In a series of coordinated cyber attacks beginning on the 14th January 2022, orchestrated by Russian state-sponsored actors, more than 70 Ukrainian government websites have been defaced or rendered inaccessible. Russian threat actors have used spear-phishing, brute-force and exploited known vulnerabilities to gain access to target networks by compromising third-party infrastructure/software or deploying custom malware. The actors have also demonstrated the ability to maintain persistence undetected long-term access in compromised environments by using legitimate credentials. Microsoft outlined a new destructive malware family attributed to a threat actor DEV-0586, called WhisperGate that disables Windows Defender Threat Protection and was discovered to have targeted multiple organisations in Ukraine. As a result, American Cybersecurity and Infrastructure Security Agency (CISA), Federal Bureau of Investigation (FBI), and National Security Agency (NSA) have released a joint advisory on how to detect, respond to, and mitigate cyber attacks orchestrated by Russian state-sponsored actors.
The list of vulnerabilities exploited by Russian hacking groups to gain an initial foothold which are “common but effective,” are below:
|CVE-2019-2725||Oracle WebLogic Server|
|CVE-2019-10149||Exim Simple Mail Transfer Protocol|
|CVE-2020-4006||VMWare (Note: this was a zero-day at the time)|
|CVE-2021-26855||Microsoft Exchange (Note: Frequently observed used in conjunction with CVE-2021-26857, CVE-2021-26858, and CVE-2021-27065)|
Multiple third-party vendor software, highlighted in the section above.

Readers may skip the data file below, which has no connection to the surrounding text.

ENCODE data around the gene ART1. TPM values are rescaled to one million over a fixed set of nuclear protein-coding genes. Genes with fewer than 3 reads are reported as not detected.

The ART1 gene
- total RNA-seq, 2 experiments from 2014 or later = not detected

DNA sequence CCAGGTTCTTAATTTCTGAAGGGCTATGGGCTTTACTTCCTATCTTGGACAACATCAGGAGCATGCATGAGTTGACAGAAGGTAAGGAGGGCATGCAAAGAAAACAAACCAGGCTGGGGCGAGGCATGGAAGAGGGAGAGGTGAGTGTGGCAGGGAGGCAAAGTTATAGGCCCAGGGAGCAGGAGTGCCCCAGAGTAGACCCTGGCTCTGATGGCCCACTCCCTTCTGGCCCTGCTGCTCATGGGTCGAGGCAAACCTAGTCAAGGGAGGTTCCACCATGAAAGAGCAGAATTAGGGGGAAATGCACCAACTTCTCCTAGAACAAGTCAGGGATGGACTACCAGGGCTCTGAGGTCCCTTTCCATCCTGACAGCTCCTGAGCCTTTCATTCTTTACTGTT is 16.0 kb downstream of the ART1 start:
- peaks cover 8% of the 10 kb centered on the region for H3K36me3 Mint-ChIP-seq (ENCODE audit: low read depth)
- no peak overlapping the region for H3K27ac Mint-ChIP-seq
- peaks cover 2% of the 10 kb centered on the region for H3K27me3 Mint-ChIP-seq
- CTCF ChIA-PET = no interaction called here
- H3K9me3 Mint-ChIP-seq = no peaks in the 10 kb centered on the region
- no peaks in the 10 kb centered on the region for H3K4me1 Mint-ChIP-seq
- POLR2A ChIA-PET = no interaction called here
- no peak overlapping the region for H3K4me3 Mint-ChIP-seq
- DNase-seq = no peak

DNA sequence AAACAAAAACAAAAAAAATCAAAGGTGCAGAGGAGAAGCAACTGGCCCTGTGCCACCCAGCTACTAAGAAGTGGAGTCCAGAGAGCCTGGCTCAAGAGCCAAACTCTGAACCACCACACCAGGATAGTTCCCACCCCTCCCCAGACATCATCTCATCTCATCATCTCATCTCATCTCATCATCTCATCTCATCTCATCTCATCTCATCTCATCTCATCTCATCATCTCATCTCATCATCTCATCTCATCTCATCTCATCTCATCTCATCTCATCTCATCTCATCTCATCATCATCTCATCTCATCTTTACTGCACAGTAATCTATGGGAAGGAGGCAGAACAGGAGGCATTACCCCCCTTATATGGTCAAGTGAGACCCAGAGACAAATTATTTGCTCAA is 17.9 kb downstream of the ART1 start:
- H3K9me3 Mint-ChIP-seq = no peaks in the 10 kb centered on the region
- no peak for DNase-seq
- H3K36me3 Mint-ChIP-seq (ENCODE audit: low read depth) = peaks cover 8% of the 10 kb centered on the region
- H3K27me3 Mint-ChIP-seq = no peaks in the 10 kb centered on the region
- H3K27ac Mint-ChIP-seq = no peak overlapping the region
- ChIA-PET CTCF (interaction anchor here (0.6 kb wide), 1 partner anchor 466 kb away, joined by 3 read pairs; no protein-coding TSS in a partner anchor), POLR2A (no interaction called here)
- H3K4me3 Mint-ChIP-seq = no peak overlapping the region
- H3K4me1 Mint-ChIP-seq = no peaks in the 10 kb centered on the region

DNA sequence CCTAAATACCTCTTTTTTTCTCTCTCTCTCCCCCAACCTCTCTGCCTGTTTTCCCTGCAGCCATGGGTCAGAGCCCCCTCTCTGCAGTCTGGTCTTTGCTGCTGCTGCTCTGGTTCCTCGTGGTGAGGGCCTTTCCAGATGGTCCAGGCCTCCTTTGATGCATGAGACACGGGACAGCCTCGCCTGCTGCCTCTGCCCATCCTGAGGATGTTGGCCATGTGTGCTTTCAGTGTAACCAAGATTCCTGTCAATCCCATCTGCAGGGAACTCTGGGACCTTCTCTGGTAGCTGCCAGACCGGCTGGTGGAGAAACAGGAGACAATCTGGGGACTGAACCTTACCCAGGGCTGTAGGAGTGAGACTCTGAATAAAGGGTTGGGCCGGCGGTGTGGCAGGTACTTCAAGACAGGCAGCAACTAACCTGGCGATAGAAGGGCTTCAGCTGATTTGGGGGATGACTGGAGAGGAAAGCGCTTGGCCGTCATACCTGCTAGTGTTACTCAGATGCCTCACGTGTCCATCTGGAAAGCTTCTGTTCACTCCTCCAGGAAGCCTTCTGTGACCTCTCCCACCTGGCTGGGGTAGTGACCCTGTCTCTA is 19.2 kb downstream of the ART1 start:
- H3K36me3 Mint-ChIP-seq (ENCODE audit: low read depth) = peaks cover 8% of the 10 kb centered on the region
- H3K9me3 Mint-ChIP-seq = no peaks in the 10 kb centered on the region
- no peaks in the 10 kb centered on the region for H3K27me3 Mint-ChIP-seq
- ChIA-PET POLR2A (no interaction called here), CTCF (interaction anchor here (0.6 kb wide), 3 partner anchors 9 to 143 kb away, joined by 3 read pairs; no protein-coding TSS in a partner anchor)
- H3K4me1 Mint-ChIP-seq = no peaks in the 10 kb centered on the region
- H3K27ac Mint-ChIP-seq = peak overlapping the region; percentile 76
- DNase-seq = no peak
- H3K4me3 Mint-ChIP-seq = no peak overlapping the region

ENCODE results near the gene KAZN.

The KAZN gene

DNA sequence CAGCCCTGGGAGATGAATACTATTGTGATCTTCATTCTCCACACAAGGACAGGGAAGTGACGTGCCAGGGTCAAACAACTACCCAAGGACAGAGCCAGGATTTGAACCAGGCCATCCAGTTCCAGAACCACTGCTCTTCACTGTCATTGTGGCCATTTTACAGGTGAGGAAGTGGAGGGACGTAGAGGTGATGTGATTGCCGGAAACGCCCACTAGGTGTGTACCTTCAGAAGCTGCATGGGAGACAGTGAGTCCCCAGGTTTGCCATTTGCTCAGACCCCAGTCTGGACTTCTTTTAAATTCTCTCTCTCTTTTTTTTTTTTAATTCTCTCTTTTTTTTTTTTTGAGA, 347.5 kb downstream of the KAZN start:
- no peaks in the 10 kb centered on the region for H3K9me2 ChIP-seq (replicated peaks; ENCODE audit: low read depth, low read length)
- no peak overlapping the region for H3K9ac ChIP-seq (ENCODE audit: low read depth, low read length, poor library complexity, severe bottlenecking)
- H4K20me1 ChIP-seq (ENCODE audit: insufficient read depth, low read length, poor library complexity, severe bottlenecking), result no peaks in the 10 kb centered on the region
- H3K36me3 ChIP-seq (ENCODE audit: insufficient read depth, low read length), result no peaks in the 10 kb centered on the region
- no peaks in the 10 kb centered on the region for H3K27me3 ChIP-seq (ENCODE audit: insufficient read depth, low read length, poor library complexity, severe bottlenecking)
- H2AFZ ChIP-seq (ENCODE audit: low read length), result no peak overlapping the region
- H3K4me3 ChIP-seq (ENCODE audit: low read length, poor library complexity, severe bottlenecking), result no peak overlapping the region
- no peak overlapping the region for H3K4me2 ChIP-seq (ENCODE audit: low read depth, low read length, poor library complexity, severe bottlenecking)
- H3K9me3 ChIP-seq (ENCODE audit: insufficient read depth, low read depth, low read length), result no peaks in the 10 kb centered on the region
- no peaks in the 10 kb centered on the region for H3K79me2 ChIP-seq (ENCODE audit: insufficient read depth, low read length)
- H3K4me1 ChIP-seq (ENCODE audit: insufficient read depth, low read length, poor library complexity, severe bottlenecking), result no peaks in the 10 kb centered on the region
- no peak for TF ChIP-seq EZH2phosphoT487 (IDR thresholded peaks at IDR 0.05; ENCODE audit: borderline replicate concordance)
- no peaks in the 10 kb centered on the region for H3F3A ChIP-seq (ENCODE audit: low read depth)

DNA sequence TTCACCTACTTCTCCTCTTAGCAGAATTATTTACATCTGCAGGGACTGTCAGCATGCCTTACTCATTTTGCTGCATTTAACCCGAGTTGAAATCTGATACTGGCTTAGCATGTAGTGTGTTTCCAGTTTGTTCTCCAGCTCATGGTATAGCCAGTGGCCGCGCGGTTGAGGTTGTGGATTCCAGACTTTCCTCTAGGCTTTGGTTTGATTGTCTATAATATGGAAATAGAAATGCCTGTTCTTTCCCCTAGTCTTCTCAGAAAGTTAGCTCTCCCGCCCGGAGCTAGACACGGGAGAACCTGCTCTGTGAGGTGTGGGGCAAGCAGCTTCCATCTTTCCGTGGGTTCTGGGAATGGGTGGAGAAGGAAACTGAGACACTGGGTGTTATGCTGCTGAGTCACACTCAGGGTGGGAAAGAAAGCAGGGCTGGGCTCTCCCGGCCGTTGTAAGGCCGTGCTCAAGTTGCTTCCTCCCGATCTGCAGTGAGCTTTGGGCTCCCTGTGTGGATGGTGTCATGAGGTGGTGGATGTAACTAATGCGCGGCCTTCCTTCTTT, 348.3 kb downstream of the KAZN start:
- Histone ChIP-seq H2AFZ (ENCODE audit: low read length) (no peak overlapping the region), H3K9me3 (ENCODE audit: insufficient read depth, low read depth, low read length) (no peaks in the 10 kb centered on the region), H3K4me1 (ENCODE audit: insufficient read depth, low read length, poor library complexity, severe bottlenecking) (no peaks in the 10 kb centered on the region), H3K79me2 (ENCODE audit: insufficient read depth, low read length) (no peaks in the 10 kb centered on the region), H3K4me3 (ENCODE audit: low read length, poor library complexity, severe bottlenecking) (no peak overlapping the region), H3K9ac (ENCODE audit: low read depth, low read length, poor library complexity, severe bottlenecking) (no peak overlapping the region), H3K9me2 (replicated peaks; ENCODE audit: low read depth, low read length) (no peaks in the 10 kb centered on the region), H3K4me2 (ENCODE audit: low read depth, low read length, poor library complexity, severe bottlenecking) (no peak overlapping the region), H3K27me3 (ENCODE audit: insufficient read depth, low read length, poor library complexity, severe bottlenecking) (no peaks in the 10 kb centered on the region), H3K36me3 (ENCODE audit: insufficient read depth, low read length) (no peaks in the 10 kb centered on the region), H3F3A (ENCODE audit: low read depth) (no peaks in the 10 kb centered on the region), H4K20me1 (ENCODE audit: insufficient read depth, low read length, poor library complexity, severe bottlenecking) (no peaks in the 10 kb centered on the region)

Recommendations and Best Practices:
To increase cyber resilience against this threat, ITC recommends installing the latest patches, mandating multi-factor authentication for all users, looking out for signs of abnormal activity implying lateral movement, enforcing network segmentation, and keeping operating systems, applications, and firmware up to date.
Other recommended best practices are as follows:
- Implement robust log collection and retention
- Require accounts to have strong passwords
- Enable strong spam filters to prevent phishing emails from reaching end-users
- Implement rigorous configuration management programs
- Disable all unnecessary ports and protocols
- Ensure OT hardware is in read-only mode
Organisations should act quickly to apply these measures, which are outlined in the following section and available in the URLs cited in this bulletin’s sources and detailed in the advisory here.
Since these common vulnerabilities were released in the past, between 2018-2021, they are part of the Qualys detection logic used to identify vulnerable devices and the current exposure. ITC’s managed Vulnerability Intelligence customers will have already had these identified using Qualys.
ITC’s Sentinel SIEM managed service actively monitors for indications of attackers who may leverage vulnerabilities such as these to gain access to customer networks, and our analysts conduct proactive threat hunting to search for related indicators of compromise.